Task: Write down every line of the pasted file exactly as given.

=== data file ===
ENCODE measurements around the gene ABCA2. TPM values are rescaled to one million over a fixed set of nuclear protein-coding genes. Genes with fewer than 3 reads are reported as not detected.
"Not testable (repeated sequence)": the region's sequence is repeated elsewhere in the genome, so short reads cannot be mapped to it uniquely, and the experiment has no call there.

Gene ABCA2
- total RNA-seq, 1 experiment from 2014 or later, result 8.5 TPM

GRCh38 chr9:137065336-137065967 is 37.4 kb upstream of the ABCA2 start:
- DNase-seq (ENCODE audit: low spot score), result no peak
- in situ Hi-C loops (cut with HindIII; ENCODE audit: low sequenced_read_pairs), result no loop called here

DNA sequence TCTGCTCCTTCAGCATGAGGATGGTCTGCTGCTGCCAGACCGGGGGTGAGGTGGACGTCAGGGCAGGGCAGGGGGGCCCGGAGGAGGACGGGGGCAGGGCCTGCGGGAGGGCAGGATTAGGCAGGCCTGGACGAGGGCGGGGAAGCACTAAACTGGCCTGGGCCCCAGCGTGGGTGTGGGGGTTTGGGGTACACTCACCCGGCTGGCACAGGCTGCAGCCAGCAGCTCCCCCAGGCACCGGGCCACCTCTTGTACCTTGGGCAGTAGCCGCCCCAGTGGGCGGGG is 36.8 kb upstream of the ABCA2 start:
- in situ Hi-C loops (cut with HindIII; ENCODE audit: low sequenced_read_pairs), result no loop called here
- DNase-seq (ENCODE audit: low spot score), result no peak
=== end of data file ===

ENCODE measurements around the gene ABCA2. TPM values are rescaled to one million over a fixed set of nuclear protein-coding genes. Genes with fewer than 3 reads are reported as not detected.
"Not testable (repeated sequence)": the region's sequence is repeated elsewhere in the genome, so short reads cannot be mapped to it uniquely, and the experiment has no call there.

Gene ABCA2
- total RNA-seq, 1 experiment from 2014 or later, result 8.5 TPM

GRCh38 chr9:137065336-137065967 is 37.4 kb upstream of the ABCA2 start:
- DNase-seq (ENCODE audit: low spot score), result no peak
- in situ Hi-C loops (cut with HindIII; ENCODE audit: low sequenced_read_pairs), result no loop called here

DNA sequence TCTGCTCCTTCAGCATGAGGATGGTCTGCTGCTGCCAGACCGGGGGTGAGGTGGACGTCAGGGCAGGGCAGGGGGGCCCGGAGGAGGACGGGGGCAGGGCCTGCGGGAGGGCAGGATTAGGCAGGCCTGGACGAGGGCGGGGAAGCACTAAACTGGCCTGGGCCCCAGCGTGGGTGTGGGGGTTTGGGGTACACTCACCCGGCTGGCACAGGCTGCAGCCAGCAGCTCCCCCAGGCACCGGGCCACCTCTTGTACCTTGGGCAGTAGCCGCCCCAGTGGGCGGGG is 36.8 kb upstream of the ABCA2 start:
- in situ Hi-C loops (cut with HindIII; ENCODE audit: low sequenced_read_pairs), result no loop called here
- DNase-seq (ENCODE audit: low spot score), result no peak